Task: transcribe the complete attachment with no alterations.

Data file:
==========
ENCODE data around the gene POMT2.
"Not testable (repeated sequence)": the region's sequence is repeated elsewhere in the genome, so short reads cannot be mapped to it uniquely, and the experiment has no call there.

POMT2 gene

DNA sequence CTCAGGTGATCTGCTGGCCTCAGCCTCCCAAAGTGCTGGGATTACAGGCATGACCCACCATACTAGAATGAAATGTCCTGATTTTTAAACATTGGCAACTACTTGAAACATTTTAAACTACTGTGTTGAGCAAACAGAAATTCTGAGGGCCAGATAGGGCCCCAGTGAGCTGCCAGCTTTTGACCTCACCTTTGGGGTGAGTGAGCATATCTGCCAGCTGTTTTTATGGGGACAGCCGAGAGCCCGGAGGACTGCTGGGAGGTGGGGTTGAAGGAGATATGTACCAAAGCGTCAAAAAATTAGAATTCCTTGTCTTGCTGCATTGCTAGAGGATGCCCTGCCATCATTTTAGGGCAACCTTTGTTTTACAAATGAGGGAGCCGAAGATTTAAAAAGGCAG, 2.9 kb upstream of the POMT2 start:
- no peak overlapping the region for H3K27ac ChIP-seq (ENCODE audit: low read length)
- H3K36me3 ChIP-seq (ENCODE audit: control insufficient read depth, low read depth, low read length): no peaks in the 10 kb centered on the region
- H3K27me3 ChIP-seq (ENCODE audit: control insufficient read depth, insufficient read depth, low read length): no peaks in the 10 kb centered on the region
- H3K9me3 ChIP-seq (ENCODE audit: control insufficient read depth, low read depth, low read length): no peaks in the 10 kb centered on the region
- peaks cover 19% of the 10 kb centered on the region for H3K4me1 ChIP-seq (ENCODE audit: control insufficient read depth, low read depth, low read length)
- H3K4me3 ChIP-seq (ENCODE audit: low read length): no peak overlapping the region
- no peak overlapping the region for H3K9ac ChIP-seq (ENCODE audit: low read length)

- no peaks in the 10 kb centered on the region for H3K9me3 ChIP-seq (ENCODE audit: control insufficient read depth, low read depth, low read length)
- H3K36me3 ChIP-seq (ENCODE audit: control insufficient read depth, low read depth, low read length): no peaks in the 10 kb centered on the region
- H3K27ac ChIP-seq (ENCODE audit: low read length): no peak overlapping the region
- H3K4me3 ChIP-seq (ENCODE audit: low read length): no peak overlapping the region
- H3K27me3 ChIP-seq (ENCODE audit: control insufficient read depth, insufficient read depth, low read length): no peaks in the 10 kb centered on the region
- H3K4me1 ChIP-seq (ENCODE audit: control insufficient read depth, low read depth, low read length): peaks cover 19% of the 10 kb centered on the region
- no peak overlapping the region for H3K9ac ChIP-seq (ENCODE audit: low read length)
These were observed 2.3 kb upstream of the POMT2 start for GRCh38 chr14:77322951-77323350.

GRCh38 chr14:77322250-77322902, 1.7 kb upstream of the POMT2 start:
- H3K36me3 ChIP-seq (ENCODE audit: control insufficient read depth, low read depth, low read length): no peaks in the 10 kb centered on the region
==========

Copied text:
ENCODE data around the gene POMT2.
"Not testable (repeated sequence)": the region's sequence is repeated elsewhere in the genome, so short reads cannot be mapped to it uniquely, and the experiment has no call there.

POMT2 gene

DNA sequence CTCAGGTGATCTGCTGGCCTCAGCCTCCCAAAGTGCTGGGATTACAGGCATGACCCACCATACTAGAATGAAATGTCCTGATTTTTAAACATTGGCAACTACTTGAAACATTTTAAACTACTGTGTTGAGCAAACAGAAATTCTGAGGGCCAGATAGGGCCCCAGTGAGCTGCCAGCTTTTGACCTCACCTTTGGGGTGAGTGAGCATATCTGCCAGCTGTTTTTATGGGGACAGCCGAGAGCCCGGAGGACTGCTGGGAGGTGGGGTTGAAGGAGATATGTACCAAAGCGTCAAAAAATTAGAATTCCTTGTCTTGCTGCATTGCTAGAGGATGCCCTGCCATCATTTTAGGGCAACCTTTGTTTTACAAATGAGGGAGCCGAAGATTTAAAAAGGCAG, 2.9 kb upstream of the POMT2 start:
- no peak overlapping the region for H3K27ac ChIP-seq (ENCODE audit: low read length)
- H3K36me3 ChIP-seq (ENCODE audit: control insufficient read depth, low read depth, low read length): no peaks in the 10 kb centered on the region
- H3K27me3 ChIP-seq (ENCODE audit: control insufficient read depth, insufficient read depth, low read length): no peaks in the 10 kb centered on the region
- H3K9me3 ChIP-seq (ENCODE audit: control insufficient read depth, low read depth, low read length): no peaks in the 10 kb centered on the region
- peaks cover 19% of the 10 kb centered on the region for H3K4me1 ChIP-seq (ENCODE audit: control insufficient read depth, low read depth, low read length)
- H3K4me3 ChIP-seq (ENCODE audit: low read length): no peak overlapping the region
- no peak overlapping the region for H3K9ac ChIP-seq (ENCODE audit: low read length)

- no peaks in the 10 kb centered on the region for H3K9me3 ChIP-seq (ENCODE audit: control insufficient read depth, low read depth, low read length)
- H3K36me3 ChIP-seq (ENCODE audit: control insufficient read depth, low read depth, low read length): no peaks in the 10 kb centered on the region
- H3K27ac ChIP-seq (ENCODE audit: low read length): no peak overlapping the region
- H3K4me3 ChIP-seq (ENCODE audit: low read length): no peak overlapping the region
- H3K27me3 ChIP-seq (ENCODE audit: control insufficient read depth, insufficient read depth, low read length): no peaks in the 10 kb centered on the region
- H3K4me1 ChIP-seq (ENCODE audit: control insufficient read depth, low read depth, low read length): peaks cover 19% of the 10 kb centered on the region
- no peak overlapping the region for H3K9ac ChIP-seq (ENCODE audit: low read length)
These were observed 2.3 kb upstream of the POMT2 start for GRCh38 chr14:77322951-77323350.

GRCh38 chr14:77322250-77322902, 1.7 kb upstream of the POMT2 start:
- H3K36me3 ChIP-seq (ENCODE audit: control insufficient read depth, low read depth, low read length): no peaks in the 10 kb centered on the region